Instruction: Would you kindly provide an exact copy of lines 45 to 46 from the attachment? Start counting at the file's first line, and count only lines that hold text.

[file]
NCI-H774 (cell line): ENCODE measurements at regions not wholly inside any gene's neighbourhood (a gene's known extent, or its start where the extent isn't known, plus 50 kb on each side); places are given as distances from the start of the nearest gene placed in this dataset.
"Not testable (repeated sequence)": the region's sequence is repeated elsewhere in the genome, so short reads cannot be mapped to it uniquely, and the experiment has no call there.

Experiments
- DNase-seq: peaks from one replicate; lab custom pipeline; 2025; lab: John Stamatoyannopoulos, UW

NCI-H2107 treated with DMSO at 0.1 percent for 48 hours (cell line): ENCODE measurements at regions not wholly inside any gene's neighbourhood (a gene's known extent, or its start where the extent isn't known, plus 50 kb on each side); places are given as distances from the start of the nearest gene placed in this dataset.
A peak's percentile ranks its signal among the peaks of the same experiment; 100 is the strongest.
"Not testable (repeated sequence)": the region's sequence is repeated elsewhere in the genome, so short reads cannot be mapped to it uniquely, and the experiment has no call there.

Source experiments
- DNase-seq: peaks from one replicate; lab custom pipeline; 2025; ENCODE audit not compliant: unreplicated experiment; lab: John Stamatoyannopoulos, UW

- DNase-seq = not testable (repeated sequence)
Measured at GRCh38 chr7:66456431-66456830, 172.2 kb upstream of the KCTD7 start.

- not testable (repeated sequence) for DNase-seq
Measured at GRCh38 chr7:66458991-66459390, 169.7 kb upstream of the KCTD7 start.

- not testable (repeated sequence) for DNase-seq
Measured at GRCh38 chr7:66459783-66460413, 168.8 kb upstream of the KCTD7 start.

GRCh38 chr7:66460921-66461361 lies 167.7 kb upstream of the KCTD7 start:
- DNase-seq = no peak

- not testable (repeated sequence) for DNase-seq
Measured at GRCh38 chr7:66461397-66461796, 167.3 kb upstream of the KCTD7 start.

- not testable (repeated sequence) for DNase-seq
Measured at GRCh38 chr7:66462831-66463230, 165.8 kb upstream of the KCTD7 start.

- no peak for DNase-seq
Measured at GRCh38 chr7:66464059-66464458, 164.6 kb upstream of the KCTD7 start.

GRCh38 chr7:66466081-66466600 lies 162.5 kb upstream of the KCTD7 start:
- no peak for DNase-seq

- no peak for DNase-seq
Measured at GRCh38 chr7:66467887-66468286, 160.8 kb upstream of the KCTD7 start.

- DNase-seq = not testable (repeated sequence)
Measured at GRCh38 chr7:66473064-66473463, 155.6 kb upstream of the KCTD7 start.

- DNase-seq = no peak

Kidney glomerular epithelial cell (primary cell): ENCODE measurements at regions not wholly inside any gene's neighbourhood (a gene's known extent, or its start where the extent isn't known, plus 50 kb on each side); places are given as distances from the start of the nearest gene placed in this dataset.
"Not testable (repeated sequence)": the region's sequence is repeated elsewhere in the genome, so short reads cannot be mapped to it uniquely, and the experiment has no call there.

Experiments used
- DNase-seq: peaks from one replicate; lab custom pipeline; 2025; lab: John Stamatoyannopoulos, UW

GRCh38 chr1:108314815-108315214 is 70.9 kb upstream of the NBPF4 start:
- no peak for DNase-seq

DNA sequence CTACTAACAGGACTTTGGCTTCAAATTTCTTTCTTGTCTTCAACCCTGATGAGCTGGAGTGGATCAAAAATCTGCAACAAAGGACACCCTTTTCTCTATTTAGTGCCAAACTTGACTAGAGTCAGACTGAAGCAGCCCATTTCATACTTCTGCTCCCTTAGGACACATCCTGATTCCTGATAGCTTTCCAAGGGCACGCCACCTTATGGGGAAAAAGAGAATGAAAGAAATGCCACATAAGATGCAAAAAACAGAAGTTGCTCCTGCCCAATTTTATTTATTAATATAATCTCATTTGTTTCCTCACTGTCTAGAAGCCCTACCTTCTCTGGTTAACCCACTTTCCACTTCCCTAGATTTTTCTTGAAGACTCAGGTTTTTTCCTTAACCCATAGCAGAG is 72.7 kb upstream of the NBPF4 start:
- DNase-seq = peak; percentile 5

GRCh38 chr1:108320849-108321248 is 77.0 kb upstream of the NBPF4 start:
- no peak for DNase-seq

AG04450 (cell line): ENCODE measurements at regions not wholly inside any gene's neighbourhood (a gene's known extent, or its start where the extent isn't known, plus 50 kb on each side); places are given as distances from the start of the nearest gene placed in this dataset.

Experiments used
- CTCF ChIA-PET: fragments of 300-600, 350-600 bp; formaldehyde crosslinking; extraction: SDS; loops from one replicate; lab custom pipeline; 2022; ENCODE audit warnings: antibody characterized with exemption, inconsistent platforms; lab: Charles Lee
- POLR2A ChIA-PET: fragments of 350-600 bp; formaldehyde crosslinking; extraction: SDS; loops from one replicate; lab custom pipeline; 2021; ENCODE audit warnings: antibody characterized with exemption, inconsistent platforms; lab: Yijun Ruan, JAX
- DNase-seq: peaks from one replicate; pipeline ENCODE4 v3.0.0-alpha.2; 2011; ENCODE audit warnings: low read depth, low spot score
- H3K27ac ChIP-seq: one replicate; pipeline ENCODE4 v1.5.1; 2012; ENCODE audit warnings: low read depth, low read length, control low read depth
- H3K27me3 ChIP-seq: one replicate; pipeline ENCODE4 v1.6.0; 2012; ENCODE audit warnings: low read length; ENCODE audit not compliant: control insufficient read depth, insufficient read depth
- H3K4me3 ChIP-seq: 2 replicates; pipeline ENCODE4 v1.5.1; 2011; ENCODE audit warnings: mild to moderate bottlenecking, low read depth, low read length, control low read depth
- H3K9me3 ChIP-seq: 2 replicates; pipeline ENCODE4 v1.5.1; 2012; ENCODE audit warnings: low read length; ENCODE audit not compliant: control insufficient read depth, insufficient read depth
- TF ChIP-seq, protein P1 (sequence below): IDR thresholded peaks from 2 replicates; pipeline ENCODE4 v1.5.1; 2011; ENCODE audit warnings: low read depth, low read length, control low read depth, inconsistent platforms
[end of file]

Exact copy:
- DNase-seq: peaks from one replicate; pipeline ENCODE4 v3.0.0-alpha.2; 2011; ENCODE audit warnings: low read depth, low spot score
- H3K27ac ChIP-seq: one replicate; pipeline ENCODE4 v1.5.1; 2012; ENCODE audit warnings: low read depth, low read length, control low read depth